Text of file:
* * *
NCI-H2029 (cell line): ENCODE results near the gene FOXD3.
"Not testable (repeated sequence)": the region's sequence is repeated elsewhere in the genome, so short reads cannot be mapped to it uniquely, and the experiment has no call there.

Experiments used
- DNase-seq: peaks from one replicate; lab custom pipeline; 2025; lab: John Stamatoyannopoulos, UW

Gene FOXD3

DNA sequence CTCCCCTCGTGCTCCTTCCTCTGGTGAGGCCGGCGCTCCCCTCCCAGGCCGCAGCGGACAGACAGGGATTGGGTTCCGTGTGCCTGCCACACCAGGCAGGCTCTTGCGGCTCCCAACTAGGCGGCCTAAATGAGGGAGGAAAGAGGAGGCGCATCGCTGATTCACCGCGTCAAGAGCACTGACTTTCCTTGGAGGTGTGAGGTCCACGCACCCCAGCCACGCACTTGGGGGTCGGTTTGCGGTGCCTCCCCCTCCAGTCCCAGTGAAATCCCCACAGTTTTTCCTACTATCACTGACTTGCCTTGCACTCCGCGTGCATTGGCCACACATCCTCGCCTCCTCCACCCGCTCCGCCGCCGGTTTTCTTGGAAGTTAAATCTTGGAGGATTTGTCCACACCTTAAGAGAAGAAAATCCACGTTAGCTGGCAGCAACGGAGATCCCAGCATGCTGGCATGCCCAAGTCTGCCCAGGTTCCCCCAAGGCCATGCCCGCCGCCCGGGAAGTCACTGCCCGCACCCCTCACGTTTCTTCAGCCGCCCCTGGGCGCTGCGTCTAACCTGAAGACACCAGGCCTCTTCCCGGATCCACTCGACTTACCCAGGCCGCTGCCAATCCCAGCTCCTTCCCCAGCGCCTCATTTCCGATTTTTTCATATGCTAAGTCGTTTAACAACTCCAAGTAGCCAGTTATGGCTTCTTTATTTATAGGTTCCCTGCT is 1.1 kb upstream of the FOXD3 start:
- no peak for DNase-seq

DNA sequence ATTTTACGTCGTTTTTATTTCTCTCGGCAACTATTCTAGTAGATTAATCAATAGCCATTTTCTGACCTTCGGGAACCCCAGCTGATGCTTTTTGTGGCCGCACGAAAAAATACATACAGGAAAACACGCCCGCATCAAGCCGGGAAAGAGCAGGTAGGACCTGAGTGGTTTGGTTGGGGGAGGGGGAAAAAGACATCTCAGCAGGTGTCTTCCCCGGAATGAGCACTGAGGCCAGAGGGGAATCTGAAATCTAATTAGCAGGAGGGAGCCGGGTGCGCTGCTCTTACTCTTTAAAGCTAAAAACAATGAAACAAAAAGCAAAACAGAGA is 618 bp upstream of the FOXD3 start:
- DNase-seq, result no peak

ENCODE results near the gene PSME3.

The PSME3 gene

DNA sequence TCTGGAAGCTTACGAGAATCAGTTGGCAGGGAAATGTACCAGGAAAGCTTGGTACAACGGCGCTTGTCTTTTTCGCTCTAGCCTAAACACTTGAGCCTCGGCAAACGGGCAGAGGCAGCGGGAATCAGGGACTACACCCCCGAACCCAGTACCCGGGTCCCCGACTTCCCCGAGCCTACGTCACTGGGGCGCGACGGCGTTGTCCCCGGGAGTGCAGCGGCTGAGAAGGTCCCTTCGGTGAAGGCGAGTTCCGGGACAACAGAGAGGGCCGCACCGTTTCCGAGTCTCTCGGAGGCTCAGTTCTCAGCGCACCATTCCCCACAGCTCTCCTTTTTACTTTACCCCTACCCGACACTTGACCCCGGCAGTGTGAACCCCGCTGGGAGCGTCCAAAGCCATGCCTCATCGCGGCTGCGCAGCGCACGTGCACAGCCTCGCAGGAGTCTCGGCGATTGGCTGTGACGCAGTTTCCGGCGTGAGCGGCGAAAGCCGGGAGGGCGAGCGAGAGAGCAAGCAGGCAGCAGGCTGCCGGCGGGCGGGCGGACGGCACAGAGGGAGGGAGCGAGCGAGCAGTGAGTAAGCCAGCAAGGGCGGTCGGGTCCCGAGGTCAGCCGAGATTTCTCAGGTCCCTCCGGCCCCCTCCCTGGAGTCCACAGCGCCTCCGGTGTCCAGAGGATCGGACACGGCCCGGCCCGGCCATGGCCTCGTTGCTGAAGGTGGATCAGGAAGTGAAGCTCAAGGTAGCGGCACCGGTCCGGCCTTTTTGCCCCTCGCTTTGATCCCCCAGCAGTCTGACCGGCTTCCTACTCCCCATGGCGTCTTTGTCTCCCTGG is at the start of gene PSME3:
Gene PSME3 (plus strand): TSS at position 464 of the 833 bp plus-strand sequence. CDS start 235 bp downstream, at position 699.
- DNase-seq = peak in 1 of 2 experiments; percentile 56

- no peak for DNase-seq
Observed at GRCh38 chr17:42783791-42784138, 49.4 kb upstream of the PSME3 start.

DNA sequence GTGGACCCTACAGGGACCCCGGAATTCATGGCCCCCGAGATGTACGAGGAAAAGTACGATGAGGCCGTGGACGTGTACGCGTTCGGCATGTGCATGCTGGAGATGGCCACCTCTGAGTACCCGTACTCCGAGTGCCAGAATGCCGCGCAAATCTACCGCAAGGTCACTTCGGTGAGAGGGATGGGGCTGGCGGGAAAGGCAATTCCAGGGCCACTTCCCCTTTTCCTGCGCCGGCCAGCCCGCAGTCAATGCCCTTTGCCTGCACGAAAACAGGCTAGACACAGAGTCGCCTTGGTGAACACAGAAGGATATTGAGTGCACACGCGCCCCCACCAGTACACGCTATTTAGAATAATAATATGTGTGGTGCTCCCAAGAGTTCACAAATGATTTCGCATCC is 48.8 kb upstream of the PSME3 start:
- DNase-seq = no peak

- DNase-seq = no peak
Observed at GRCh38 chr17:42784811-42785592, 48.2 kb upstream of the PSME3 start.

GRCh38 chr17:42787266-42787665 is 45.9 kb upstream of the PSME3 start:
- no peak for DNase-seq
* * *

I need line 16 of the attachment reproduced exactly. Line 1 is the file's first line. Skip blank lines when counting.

Observed at GRCh38 chr17:42783791-42784138, 49.4 kb upstream of the PSME3 start.